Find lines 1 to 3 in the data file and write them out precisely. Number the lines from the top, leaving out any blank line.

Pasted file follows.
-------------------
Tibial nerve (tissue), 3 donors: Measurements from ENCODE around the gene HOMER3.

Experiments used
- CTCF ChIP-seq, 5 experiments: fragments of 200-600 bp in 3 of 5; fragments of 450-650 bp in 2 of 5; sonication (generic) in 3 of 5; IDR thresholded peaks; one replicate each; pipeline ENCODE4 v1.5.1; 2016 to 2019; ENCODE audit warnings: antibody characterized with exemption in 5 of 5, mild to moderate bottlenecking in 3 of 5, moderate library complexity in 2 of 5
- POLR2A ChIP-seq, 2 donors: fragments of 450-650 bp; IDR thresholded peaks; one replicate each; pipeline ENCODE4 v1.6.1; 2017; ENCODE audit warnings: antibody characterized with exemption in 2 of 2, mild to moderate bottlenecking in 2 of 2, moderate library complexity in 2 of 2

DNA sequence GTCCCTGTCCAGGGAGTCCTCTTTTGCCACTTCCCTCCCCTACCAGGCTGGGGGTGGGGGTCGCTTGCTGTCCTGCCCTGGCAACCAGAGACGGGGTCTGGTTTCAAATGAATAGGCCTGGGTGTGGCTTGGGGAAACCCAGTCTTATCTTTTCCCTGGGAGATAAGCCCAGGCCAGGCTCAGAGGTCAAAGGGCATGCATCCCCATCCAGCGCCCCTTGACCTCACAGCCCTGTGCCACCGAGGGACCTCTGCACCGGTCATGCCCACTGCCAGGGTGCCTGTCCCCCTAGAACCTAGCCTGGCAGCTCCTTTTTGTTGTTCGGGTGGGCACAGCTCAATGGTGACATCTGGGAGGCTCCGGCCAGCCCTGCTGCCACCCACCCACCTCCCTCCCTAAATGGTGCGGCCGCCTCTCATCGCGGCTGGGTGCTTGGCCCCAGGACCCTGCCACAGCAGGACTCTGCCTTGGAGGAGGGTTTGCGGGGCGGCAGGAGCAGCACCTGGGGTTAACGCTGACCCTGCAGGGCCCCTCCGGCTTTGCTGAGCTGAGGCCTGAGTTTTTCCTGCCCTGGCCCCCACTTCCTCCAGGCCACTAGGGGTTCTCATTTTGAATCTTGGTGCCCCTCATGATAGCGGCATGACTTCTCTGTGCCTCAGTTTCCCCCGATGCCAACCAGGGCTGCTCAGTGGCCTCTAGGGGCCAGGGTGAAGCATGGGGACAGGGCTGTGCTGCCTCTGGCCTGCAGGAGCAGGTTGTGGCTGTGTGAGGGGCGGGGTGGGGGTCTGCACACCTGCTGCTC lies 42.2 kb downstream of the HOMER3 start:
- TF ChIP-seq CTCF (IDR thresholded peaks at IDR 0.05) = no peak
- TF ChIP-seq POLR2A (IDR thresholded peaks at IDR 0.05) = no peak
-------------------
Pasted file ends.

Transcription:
Tibial nerve (tissue), 3 donors: Measurements from ENCODE around the gene HOMER3.

Experiments used
- CTCF ChIP-seq, 5 experiments: fragments of 200-600 bp in 3 of 5; fragments of 450-650 bp in 2 of 5; sonication (generic) in 3 of 5; IDR thresholded peaks; one replicate each; pipeline ENCODE4 v1.5.1; 2016 to 2019; ENCODE audit warnings: antibody characterized with exemption in 5 of 5, mild to moderate bottlenecking in 3 of 5, moderate library complexity in 2 of 5